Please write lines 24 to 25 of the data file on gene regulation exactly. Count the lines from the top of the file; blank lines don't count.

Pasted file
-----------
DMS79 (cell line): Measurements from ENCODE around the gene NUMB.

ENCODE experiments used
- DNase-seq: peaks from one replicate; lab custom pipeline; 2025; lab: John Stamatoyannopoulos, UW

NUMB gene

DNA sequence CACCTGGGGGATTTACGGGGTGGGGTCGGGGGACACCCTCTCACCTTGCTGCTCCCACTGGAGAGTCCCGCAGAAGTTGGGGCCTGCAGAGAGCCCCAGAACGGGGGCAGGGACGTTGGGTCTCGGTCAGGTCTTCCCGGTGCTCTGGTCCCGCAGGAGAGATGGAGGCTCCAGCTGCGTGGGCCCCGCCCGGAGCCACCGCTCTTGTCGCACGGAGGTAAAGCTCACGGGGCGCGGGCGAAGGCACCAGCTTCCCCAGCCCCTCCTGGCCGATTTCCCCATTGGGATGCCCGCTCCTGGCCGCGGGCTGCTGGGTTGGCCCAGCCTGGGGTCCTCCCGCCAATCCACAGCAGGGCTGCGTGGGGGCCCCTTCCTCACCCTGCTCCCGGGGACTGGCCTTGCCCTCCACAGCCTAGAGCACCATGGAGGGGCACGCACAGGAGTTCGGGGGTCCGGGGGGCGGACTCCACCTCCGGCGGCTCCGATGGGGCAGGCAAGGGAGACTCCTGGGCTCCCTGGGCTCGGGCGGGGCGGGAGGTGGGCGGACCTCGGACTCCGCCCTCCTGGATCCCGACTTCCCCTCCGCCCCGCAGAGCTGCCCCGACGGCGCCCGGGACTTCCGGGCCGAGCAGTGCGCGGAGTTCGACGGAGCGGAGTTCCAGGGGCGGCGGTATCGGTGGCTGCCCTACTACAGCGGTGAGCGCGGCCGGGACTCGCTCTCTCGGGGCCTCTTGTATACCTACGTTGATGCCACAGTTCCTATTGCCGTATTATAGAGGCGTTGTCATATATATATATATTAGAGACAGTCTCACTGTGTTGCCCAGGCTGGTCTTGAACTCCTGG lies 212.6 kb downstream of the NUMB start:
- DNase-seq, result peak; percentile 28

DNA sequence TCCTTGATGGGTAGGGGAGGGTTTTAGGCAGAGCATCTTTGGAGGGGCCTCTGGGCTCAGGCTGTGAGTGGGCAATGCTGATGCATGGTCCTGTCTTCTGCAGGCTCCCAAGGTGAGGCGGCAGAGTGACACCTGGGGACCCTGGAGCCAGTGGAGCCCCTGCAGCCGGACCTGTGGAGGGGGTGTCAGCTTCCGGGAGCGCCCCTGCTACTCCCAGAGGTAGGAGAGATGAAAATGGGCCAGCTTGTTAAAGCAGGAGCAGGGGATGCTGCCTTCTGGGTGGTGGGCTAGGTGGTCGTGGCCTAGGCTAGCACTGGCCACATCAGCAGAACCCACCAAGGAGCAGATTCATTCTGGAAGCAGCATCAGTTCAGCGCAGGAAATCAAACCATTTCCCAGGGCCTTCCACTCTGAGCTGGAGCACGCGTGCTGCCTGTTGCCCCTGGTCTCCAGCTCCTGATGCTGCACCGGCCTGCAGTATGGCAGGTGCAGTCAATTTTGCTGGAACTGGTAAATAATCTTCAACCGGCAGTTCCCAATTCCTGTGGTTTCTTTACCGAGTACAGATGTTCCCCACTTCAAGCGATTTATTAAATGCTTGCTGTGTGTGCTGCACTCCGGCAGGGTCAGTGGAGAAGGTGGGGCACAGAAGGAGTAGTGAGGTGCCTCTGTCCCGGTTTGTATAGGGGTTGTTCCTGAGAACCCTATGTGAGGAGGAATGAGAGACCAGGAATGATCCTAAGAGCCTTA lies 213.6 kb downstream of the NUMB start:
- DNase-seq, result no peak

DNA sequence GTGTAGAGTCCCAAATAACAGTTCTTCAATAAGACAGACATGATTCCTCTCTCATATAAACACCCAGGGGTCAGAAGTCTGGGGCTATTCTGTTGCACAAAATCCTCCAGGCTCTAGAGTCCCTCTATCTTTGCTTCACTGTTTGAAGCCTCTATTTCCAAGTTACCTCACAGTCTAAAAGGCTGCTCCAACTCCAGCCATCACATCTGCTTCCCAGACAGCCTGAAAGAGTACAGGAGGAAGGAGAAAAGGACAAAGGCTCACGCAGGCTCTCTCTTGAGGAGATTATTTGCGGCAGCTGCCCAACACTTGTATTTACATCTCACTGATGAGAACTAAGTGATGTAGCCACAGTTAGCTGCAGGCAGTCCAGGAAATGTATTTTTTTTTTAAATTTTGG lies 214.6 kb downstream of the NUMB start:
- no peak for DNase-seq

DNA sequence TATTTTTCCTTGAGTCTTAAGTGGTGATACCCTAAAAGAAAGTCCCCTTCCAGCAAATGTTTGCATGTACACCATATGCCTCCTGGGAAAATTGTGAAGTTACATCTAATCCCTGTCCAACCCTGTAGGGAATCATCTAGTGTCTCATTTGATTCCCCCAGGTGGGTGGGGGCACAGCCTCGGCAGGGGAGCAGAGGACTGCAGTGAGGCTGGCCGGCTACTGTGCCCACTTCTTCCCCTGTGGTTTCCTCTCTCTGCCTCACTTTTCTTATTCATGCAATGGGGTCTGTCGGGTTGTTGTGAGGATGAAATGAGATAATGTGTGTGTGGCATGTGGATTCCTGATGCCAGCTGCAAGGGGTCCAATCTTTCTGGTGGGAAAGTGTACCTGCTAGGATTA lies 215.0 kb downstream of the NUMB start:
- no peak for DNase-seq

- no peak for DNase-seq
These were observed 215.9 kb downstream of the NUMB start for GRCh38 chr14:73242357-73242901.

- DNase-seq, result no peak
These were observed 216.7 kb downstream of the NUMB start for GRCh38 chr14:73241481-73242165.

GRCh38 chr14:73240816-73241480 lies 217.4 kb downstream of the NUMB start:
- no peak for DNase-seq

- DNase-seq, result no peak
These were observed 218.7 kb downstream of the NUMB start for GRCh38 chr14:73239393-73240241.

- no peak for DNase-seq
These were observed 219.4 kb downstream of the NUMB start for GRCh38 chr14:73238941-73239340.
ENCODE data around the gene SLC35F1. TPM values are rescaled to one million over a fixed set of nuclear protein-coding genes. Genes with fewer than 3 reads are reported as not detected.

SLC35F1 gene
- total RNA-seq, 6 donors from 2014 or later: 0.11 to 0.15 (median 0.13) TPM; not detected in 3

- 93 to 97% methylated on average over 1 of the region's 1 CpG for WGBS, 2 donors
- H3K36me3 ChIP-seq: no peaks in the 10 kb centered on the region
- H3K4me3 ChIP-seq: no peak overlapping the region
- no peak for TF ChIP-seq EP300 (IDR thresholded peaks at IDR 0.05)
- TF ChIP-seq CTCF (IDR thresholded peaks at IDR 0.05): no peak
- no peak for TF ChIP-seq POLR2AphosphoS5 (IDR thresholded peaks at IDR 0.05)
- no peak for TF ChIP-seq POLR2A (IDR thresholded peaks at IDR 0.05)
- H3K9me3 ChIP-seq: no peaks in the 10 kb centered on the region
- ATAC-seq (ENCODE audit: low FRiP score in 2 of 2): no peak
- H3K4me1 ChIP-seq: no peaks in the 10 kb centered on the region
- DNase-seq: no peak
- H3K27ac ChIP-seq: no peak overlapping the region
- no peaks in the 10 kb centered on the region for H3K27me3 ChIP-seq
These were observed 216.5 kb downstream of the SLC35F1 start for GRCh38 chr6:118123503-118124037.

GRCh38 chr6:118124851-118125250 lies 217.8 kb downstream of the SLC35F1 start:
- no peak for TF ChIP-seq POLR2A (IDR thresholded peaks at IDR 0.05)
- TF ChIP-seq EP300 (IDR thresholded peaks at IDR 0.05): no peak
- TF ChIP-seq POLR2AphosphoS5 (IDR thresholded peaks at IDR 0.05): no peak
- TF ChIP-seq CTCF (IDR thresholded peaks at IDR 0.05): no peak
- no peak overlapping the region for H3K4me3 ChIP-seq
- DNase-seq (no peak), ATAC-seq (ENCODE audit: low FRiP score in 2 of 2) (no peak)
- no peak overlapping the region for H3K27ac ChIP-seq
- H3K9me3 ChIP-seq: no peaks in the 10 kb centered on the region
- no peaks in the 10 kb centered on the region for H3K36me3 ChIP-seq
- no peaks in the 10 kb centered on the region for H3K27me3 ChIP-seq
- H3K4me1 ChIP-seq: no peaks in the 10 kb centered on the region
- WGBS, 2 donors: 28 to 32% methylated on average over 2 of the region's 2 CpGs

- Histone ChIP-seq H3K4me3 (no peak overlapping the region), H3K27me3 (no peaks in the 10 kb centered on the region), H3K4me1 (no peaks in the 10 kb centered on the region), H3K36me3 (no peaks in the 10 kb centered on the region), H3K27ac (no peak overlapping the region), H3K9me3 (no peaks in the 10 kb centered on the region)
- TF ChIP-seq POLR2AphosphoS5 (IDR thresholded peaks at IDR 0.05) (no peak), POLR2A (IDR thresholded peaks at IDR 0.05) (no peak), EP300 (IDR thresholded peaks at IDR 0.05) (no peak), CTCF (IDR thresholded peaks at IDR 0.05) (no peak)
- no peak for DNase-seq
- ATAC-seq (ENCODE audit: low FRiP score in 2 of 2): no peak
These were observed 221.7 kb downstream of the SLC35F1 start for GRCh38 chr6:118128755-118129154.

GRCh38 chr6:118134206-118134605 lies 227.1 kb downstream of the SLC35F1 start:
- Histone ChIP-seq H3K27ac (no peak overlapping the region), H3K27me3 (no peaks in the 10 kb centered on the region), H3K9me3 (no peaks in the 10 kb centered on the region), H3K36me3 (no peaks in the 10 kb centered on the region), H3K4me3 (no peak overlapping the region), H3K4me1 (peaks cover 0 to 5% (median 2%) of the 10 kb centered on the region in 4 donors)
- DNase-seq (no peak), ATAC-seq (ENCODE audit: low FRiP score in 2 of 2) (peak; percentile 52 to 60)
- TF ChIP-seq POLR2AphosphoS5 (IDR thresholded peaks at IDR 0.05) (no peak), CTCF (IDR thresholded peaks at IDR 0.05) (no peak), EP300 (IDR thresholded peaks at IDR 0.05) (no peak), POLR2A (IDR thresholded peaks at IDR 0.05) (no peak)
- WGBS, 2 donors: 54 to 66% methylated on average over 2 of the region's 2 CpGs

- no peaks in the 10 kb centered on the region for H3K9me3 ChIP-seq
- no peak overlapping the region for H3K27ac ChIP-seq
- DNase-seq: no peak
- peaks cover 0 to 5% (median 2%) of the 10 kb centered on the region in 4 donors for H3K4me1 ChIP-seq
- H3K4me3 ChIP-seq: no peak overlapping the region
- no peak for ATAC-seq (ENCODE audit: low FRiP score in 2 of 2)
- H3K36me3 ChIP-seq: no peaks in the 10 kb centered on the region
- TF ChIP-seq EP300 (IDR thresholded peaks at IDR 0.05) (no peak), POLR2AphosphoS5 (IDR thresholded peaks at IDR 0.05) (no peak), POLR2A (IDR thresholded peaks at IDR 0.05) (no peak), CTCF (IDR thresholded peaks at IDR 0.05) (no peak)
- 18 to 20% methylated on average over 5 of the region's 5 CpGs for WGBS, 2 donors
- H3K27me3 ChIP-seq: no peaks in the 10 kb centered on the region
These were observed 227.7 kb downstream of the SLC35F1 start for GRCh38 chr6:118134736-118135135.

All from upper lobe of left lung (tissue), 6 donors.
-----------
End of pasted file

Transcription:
SLC35F1 gene
- total RNA-seq, 6 donors from 2014 or later: 0.11 to 0.15 (median 0.13) TPM; not detected in 3